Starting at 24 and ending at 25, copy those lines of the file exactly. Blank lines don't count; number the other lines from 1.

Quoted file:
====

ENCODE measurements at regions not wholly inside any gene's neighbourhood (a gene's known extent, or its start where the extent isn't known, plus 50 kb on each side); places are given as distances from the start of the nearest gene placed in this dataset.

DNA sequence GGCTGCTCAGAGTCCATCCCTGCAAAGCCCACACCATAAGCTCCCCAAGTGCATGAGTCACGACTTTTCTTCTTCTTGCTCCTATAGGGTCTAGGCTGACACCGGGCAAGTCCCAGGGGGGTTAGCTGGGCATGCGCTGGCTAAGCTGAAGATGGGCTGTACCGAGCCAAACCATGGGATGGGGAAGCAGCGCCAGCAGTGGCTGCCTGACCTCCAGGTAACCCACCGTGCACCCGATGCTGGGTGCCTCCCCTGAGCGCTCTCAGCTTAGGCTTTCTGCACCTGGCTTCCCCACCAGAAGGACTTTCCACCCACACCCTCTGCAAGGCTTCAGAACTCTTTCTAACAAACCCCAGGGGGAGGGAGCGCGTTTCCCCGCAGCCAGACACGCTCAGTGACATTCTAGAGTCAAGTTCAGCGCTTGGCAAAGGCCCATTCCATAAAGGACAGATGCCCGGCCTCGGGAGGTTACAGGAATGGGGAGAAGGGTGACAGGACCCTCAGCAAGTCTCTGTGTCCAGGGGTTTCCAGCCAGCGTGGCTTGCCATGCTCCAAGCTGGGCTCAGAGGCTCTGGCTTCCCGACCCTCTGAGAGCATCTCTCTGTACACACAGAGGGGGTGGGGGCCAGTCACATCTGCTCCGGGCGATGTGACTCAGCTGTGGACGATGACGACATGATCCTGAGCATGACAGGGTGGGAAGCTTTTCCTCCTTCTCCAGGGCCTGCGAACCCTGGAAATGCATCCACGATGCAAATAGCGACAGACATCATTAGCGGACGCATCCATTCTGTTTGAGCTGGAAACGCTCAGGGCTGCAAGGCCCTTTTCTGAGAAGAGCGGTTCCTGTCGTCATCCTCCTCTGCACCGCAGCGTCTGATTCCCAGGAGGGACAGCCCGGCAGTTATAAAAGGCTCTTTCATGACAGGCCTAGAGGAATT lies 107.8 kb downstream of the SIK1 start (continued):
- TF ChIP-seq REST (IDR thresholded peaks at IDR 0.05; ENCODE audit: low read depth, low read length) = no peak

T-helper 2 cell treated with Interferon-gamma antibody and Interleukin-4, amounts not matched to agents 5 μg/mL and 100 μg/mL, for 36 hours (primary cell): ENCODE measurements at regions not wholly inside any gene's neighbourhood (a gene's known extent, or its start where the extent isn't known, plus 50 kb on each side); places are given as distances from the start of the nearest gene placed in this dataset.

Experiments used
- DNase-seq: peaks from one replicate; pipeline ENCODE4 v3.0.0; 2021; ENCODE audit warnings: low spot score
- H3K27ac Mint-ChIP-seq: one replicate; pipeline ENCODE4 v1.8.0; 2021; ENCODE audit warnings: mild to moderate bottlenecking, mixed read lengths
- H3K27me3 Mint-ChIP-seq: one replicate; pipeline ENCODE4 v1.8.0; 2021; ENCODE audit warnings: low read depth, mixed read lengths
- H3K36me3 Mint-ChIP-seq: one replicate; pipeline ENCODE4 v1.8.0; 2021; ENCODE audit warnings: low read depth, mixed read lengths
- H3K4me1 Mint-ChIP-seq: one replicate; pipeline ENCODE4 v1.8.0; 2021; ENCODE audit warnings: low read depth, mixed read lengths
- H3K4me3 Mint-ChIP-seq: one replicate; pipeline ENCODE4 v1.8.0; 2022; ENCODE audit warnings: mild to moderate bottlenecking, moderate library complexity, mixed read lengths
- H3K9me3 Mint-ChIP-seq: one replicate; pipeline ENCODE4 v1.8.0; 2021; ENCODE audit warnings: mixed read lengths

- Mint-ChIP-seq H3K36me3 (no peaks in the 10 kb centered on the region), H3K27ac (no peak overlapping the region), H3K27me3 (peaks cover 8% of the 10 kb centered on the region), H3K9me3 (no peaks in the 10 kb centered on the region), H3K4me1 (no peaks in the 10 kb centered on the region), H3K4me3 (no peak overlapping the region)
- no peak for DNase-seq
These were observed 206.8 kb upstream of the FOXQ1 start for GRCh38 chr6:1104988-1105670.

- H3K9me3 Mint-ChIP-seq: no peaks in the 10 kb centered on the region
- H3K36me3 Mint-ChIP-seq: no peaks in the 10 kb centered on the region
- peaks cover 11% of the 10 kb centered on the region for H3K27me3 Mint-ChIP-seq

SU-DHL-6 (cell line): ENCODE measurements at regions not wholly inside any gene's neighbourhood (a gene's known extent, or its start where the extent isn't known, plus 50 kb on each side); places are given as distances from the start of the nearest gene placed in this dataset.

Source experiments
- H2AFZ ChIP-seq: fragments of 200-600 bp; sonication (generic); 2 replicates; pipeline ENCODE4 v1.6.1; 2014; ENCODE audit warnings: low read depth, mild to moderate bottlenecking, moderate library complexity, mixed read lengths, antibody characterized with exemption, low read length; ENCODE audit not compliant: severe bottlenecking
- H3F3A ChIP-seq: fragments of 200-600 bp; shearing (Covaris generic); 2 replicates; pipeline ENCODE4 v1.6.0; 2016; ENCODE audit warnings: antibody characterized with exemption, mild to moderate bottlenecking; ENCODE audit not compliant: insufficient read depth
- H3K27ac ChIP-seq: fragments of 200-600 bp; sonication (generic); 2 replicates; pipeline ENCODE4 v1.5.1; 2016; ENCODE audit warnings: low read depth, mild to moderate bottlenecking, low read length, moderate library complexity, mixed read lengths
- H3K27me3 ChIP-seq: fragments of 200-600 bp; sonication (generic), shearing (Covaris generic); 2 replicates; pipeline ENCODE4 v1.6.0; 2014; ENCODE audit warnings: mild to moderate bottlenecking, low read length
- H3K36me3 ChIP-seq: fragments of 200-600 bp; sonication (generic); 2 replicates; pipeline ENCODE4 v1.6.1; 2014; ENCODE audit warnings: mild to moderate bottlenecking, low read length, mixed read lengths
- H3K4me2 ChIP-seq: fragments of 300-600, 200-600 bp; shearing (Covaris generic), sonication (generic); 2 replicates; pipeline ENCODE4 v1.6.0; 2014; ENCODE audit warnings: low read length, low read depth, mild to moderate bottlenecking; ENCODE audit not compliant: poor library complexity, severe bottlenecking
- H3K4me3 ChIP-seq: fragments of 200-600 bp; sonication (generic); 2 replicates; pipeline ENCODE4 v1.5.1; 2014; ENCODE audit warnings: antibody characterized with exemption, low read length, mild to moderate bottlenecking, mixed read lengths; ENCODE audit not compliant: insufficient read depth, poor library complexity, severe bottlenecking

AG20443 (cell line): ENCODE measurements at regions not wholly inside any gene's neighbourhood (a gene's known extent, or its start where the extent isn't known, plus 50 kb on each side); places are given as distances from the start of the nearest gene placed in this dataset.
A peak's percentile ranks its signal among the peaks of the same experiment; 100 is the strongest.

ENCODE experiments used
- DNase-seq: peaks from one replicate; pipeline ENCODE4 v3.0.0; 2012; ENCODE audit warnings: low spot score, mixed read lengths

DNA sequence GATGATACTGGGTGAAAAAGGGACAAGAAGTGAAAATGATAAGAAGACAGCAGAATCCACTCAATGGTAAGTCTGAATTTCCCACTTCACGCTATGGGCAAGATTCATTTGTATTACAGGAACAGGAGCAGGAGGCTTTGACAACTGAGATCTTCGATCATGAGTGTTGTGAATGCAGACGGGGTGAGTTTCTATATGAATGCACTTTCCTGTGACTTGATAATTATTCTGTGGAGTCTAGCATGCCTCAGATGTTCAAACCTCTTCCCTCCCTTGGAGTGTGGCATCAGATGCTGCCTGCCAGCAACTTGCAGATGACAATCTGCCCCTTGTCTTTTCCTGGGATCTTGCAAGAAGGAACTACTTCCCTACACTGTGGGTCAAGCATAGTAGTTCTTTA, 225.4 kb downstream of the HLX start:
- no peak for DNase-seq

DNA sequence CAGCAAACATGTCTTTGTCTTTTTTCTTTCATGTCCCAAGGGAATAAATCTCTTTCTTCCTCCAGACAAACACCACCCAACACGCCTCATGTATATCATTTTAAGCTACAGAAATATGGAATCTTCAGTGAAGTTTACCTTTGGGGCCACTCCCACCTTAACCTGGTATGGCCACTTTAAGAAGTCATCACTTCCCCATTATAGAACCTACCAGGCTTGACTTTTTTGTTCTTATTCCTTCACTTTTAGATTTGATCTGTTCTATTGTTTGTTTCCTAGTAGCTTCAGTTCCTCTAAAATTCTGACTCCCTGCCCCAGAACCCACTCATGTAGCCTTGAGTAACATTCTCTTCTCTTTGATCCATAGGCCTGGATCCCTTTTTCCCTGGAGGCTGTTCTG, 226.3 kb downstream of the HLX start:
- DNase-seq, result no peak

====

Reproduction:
- H3K27me3 ChIP-seq: fragments of 200-600 bp; sonication (generic), shearing (Covaris generic); 2 replicates; pipeline ENCODE4 v1.6.0; 2014; ENCODE audit warnings: mild to moderate bottlenecking, low read length
- H3K36me3 ChIP-seq: fragments of 200-600 bp; sonication (generic); 2 replicates; pipeline ENCODE4 v1.6.1; 2014; ENCODE audit warnings: mild to moderate bottlenecking, low read length, mixed read lengths